In “Acting Queer” O’Brien interrogates a pattern of tropes and stereotypes often used to signify homosexuality as “Other.” The essay borrows from Michel Foucault’s theory of biopolitics and state control of queer bodies while also challenging neoliberal ideology that works to commodify queerness. He advances this analysis through engaging the work of queer theorists Sara Ahmed, Lisa Duggan, and Michael Warner, and identifies a shift in Irish socio-culture that promotes “homonormativity” as a “form of neoliberal respectability” in which society accepts gay men who assimilate into models of heteronormativity (216). Here O’Brien valuably highlights a refusal in both queer theatre and queer lives to conform to hetero- and homonormative expectations, provoking a new approach to queer dramaturgy and performance of queerness while dispelling myths and stereotypes around gay and queer lives.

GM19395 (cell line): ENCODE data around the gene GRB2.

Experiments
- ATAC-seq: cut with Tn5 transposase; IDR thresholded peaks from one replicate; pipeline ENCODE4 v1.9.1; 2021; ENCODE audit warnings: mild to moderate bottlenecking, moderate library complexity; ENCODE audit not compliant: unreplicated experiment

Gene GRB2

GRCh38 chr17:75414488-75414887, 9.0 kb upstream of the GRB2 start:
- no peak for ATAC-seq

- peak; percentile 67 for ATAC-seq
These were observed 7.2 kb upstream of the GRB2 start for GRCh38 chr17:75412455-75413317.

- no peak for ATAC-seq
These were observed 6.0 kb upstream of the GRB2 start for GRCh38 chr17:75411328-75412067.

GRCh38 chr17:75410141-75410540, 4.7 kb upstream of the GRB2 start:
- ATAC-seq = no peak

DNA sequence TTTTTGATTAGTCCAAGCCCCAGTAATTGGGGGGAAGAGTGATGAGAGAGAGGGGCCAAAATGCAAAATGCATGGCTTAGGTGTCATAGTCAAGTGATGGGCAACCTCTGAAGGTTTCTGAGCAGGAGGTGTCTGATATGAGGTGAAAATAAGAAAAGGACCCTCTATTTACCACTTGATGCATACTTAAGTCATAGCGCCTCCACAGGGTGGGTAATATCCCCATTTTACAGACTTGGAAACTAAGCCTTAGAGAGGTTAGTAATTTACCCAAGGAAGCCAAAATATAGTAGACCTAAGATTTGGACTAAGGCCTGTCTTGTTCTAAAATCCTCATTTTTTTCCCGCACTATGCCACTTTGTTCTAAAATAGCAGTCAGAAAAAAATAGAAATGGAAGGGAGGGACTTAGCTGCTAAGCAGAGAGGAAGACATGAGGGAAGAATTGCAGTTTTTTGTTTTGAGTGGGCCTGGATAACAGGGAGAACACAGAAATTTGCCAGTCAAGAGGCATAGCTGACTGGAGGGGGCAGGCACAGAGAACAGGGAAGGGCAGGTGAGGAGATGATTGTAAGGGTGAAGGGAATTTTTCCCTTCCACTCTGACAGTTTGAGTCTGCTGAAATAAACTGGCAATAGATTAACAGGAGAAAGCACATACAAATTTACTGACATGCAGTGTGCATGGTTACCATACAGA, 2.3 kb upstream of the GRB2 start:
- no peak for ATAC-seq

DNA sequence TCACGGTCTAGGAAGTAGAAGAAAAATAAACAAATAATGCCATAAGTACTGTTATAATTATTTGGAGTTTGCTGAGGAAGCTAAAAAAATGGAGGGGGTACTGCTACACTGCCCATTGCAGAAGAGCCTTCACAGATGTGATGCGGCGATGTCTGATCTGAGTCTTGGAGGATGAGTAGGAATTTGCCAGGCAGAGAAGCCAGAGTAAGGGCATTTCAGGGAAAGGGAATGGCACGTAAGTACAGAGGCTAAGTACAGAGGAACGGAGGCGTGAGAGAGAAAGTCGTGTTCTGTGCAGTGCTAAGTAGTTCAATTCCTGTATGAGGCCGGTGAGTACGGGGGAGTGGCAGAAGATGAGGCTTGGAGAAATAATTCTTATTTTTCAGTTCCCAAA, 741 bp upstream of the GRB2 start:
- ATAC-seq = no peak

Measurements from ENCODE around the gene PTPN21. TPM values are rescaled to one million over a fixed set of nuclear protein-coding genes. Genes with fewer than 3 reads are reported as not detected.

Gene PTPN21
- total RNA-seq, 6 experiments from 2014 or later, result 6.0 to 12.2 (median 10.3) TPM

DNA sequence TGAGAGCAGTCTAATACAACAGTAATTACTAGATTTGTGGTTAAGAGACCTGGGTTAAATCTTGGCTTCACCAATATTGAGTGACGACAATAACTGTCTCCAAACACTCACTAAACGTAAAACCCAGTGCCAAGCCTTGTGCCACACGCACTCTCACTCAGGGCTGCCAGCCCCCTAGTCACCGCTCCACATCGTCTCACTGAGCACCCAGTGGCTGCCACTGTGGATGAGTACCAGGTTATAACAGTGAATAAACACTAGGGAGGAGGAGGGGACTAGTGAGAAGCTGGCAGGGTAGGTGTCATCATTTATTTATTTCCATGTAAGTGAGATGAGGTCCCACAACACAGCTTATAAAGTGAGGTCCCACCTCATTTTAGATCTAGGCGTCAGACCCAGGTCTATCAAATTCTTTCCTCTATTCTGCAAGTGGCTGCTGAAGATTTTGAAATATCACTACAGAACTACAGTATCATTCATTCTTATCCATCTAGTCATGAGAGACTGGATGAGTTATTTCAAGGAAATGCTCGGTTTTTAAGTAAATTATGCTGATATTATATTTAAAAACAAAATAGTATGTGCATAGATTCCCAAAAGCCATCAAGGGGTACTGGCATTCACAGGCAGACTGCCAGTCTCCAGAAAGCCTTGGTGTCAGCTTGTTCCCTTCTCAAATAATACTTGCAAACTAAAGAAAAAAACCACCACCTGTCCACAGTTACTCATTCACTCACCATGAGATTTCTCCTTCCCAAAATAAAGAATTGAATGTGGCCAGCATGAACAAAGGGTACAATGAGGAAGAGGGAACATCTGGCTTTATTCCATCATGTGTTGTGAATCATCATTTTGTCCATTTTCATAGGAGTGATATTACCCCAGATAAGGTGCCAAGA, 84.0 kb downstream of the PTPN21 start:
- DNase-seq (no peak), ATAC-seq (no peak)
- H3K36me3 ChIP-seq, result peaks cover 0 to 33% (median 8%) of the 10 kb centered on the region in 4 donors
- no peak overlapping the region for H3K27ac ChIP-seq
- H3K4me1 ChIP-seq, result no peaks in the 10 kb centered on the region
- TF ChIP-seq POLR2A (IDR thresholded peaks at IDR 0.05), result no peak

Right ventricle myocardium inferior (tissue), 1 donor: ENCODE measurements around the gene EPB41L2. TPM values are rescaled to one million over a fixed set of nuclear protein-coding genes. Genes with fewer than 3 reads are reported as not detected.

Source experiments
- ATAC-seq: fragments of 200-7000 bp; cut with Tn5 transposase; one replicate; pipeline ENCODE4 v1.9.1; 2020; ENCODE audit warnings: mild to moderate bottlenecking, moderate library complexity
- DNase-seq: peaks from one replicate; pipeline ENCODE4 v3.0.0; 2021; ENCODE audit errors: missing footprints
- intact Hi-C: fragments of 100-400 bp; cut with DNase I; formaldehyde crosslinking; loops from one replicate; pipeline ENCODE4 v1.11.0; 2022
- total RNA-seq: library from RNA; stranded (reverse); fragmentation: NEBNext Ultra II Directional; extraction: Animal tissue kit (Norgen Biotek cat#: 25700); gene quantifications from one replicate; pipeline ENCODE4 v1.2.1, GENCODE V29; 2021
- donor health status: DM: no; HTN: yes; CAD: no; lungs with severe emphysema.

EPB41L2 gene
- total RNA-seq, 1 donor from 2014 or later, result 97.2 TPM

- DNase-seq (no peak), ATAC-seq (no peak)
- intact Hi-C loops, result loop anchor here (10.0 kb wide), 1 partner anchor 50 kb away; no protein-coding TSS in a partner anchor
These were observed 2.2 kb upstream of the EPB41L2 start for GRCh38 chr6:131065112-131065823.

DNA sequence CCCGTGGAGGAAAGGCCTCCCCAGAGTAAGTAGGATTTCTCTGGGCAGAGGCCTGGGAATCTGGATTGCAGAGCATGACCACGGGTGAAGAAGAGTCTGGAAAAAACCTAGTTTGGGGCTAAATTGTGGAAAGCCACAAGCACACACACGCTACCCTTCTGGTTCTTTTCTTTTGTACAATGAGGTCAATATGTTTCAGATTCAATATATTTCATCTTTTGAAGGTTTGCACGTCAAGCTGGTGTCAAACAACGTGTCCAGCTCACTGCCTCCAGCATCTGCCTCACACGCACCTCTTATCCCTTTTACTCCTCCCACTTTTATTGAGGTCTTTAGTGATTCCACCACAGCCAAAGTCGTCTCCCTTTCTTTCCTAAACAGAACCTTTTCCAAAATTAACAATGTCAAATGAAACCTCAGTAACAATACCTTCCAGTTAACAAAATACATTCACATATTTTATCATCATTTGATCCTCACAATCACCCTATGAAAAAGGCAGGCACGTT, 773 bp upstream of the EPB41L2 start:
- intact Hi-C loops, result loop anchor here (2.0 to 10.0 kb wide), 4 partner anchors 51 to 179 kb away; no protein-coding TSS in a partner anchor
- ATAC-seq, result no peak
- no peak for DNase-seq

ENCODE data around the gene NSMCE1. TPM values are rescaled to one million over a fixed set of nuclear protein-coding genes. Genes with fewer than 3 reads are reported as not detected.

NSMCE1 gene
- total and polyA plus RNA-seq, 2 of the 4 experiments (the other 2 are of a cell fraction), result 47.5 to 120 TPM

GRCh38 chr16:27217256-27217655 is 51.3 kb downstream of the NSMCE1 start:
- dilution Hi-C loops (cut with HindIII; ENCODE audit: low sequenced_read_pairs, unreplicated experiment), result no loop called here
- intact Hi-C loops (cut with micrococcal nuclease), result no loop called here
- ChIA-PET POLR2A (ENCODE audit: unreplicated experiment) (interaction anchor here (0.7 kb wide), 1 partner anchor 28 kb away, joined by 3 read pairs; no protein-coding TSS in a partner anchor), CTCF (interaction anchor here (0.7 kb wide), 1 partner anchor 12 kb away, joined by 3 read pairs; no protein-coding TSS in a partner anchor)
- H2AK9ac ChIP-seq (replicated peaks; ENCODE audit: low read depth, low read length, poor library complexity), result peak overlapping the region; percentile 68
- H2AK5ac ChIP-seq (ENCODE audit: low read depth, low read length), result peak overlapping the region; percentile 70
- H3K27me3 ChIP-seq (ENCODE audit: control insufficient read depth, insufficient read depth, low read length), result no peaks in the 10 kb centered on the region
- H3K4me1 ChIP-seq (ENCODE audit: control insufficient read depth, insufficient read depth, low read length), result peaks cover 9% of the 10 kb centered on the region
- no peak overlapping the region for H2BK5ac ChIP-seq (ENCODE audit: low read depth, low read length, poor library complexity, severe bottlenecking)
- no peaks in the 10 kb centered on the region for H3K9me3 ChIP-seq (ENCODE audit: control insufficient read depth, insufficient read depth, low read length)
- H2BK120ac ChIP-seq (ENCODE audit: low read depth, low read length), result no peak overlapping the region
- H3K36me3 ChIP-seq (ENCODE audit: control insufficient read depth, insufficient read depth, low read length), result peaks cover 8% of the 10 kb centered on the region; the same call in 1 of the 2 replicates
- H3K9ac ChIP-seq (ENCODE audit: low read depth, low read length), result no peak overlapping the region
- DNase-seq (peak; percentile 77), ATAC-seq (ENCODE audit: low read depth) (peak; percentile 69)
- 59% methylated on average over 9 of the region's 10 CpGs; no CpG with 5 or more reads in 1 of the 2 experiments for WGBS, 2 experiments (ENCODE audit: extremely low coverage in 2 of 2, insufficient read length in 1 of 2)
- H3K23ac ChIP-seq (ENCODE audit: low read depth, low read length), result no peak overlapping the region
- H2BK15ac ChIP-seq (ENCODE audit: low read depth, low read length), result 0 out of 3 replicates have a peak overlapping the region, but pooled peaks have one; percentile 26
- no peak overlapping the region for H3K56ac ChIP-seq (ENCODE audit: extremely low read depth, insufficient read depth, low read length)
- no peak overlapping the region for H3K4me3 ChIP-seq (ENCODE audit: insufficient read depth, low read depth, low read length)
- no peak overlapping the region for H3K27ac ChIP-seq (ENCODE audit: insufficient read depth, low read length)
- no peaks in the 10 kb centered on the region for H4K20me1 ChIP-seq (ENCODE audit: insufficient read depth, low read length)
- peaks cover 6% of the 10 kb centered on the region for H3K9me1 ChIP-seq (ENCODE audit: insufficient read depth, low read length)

Overall, Acting the Man demonstrates the tensions between conventions in a globalised Irish modernity and a static and sometimes rigid patriarchal system of heteronormative hegemonic masculinity predetermined by dominant Catholic infused conservative nationalism. O’Brien’s monograph is a fascinating investigation which presents a powerful and illuminatingly fresh account of the contributions made by Irish playwrights to modern Irish drama. While this book is a welcome contribution to the field of Irish theatre studies, it will also appeal to those interested in the developing body of research in the field of Irish gender and queer studies.